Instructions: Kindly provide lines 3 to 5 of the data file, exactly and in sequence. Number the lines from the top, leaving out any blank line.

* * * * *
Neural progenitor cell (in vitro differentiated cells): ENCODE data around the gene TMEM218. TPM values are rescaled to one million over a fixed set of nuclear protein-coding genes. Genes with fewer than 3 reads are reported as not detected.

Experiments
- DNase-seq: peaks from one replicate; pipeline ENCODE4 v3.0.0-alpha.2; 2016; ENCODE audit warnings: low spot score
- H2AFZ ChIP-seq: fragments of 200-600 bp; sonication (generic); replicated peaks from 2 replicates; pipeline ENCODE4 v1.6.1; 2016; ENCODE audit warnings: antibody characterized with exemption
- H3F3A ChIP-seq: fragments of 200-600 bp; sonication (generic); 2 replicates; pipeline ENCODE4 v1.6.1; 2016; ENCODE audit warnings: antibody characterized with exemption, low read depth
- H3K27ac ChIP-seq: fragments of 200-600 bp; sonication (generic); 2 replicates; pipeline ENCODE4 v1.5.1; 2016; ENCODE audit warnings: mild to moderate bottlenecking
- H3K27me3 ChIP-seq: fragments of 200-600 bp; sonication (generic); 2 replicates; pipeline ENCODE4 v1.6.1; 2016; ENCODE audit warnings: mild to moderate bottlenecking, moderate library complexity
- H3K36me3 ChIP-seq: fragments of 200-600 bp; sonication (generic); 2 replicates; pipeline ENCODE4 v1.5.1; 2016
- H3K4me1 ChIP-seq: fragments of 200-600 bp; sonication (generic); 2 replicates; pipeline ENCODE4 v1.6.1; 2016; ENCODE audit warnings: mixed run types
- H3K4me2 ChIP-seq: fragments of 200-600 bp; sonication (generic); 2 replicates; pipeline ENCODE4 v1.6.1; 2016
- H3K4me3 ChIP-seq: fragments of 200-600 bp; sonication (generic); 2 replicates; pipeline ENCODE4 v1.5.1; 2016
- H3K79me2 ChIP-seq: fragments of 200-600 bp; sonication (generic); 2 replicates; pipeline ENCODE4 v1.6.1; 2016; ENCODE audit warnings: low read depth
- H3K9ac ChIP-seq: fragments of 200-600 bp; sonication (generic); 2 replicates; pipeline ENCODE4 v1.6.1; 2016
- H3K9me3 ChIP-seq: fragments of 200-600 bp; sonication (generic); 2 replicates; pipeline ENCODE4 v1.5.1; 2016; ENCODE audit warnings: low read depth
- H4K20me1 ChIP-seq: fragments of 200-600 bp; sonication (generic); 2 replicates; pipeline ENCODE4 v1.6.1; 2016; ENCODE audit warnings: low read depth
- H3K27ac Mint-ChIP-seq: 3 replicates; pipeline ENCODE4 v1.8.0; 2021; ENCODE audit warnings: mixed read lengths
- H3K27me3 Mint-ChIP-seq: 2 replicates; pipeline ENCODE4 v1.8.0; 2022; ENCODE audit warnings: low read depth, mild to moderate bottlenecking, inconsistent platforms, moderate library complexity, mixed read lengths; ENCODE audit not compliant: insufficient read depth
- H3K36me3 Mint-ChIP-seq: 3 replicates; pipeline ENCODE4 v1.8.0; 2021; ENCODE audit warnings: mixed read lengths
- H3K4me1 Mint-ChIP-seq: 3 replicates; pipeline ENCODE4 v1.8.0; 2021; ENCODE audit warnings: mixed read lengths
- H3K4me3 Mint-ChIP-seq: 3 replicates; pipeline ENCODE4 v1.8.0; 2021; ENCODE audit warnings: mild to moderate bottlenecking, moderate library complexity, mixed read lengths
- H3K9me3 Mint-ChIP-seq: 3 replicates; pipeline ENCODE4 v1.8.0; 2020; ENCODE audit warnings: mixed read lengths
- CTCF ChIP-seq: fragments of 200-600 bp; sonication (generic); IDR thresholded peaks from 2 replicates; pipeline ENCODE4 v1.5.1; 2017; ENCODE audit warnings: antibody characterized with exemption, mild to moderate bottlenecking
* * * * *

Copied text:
- DNase-seq: peaks from one replicate; pipeline ENCODE4 v3.0.0-alpha.2; 2016; ENCODE audit warnings: low spot score
- H2AFZ ChIP-seq: fragments of 200-600 bp; sonication (generic); replicated peaks from 2 replicates; pipeline ENCODE4 v1.6.1; 2016; ENCODE audit warnings: antibody characterized with exemption
- H3F3A ChIP-seq: fragments of 200-600 bp; sonication (generic); 2 replicates; pipeline ENCODE4 v1.6.1; 2016; ENCODE audit warnings: antibody characterized with exemption, low read depth